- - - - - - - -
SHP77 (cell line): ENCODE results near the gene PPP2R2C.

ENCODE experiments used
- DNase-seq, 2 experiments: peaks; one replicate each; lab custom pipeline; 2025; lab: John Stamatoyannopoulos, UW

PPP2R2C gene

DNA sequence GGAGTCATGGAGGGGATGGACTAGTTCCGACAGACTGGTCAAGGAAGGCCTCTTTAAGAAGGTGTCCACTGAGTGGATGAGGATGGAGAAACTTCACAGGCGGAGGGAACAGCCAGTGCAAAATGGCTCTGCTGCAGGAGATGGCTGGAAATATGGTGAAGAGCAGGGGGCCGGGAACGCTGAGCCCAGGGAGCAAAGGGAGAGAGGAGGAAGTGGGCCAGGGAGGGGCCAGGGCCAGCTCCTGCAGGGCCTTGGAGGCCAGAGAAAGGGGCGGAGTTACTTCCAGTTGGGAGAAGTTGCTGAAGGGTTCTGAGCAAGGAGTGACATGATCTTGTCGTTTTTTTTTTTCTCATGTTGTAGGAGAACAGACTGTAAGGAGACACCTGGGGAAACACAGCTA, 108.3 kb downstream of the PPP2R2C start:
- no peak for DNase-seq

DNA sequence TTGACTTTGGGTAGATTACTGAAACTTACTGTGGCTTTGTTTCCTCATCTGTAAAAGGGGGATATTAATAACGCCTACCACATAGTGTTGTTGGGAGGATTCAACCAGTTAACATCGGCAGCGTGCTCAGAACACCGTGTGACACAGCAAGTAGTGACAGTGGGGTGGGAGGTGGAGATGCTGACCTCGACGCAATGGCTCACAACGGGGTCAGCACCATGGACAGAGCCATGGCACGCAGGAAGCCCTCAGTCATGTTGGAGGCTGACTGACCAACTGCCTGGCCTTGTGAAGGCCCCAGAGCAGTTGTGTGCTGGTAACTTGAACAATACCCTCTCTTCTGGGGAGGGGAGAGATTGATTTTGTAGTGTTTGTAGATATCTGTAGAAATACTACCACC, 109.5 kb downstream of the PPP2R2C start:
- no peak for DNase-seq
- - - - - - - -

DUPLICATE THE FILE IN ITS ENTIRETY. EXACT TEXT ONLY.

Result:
SHP77 (cell line): ENCODE results near the gene PPP2R2C.

ENCODE experiments used
- DNase-seq, 2 experiments: peaks; one replicate each; lab custom pipeline; 2025; lab: John Stamatoyannopoulos, UW

PPP2R2C gene

DNA sequence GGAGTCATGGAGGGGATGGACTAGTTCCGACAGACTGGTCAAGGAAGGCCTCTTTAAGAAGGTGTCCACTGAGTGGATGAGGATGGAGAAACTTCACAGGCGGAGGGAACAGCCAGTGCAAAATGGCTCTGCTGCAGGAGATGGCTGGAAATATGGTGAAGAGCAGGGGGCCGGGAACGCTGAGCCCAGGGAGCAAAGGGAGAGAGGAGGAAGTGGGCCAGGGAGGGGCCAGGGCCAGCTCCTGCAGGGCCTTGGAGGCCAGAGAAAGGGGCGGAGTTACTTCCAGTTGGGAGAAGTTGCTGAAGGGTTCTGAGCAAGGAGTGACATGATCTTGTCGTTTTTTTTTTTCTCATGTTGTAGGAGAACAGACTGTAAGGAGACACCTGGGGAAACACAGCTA, 108.3 kb downstream of the PPP2R2C start:
- no peak for DNase-seq

DNA sequence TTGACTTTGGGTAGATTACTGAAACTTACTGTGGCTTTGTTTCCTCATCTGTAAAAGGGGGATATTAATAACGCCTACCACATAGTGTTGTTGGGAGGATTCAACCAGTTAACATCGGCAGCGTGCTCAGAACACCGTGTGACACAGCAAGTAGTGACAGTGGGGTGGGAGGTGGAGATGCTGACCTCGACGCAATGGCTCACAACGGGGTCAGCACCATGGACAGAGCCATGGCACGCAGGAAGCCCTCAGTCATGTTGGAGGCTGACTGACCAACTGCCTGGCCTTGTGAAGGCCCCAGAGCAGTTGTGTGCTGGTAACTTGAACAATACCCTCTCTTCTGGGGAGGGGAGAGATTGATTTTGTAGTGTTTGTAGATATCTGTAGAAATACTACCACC, 109.5 kb downstream of the PPP2R2C start:
- no peak for DNase-seq